Food for Thought costs cash

Nicole Stempak

The Food for Thought café on the second floor of White Hall offers a full café and a quiet place to study. CAITLIN PRARAT | DAILY KENT STATER

Credit: DKS Editors

Freshman chemistry major Sharla Allen didn’t know Food for Thought isn’t affiliated with University Dining Services.

“I was surprised that they didn’t accept the meal plan,” she said. “I thought that all buildings on campus accepted the meal plans.”

Food for Thought, which is located in Room 213 of White Hall, is run by the College of Education, Health and Human Services. The café’s niche is healthy food, with an emphasis on smaller portions and low-fat items. Although the café doesn’t accept the meal plan, it does accept cash and FlashCash. It will also begin accepting credit cards next month.

“We’re the first of our kind that’s a separate entity from dining services,” manager Greta Siler said.

Andrea Spandonis, director of dining services, said Food for Thought café operates under the White Hall budget, whereas the dining halls are run by the dining services budgets.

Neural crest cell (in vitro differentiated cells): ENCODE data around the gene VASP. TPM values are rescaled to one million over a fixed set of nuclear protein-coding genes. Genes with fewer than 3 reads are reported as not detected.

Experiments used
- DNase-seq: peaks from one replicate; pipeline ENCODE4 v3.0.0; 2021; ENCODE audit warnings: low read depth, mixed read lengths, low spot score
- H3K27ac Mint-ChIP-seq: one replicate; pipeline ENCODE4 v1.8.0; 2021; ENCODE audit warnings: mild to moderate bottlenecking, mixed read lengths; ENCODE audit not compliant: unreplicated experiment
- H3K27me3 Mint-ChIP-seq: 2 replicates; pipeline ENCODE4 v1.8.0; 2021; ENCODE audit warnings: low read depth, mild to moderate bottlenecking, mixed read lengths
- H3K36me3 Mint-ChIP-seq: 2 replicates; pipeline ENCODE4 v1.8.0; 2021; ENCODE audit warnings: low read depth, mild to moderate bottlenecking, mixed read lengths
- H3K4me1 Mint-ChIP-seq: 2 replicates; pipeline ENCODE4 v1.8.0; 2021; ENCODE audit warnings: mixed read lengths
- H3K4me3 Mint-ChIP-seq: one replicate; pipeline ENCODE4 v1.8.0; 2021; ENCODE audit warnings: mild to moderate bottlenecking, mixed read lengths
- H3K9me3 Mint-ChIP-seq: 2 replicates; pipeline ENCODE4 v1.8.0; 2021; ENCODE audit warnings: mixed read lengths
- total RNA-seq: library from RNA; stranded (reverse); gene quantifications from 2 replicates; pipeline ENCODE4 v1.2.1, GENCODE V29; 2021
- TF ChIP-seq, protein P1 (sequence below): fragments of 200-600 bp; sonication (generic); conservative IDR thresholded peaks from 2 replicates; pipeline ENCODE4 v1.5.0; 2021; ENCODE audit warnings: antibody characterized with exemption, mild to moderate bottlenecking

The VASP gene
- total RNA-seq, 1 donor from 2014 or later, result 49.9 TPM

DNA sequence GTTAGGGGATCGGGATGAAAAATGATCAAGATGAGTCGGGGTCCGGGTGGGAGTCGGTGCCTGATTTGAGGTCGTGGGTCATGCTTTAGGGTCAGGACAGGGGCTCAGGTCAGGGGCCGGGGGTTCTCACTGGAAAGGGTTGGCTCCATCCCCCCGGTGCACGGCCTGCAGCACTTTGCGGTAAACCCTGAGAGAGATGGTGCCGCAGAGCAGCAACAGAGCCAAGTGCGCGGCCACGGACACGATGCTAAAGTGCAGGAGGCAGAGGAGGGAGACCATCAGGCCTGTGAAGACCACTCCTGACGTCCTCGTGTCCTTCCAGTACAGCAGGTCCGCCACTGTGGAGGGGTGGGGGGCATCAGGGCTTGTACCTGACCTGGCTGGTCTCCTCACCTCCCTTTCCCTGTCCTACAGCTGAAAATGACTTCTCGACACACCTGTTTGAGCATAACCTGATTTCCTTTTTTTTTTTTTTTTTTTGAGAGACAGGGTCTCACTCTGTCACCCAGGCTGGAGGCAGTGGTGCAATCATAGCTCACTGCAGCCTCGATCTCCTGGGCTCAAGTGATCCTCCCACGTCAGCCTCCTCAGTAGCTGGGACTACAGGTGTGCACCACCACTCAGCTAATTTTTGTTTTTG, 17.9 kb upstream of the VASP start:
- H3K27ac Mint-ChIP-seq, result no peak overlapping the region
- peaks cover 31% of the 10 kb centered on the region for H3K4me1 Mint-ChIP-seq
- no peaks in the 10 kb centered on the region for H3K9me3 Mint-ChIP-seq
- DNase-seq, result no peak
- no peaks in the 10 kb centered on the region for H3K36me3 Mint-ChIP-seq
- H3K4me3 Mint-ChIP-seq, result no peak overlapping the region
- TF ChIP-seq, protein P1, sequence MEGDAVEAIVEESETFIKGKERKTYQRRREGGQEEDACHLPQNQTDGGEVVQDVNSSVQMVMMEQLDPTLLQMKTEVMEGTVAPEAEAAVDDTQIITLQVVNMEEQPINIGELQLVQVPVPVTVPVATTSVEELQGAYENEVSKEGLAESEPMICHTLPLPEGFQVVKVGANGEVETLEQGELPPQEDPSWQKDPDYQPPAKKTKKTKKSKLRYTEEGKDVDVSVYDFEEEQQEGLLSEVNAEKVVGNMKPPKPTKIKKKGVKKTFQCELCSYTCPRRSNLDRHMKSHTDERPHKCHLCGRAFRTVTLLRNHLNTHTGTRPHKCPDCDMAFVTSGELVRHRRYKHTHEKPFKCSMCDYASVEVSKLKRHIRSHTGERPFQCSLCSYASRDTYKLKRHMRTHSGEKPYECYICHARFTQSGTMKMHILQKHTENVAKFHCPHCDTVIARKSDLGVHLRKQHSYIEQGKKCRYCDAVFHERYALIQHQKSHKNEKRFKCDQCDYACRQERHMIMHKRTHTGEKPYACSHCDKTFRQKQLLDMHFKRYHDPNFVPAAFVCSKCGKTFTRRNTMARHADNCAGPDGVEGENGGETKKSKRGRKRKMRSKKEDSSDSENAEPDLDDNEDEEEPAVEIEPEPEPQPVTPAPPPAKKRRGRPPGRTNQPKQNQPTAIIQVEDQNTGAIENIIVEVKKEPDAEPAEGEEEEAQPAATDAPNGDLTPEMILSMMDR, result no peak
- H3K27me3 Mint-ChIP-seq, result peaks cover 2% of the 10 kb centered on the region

Dining services supports the Food for Thought cafe’ with procurement efforts, but the café is financially independent, she said.

As such, the café cannot accept the meal plan. Siler said she understands the confusion.

“I understand why students would want and think they could use their meal plan card here, but we are not able to access those funds allocated to dining services,” she said.

Still, “business has been very good” since the café opened Sept. 28, Siler said.

Allen believes her visits will be limited now that she knows about payment at the cafe’.

She predicts other students will, too, because students don’t have extra money to spend on food beside their meal plans, she said.

Senior theater major Matt Proctor said he pays for his food anyway because he doesn’t have a meal plan.

“But I feel bad for the freshmen, who do have to have a meal plan,” he said.

Lauren Leininger, freshman fashion design major, likes the concept of the café but would not eat there.

“I would never go there if I can go somewhere else (on campus), and it’s already paid for,” she said. “That makes me mad because I feel like there’s a limited amount of healthy food available on campus.”

Contact news correspondent Nicole Stempak at [email protected]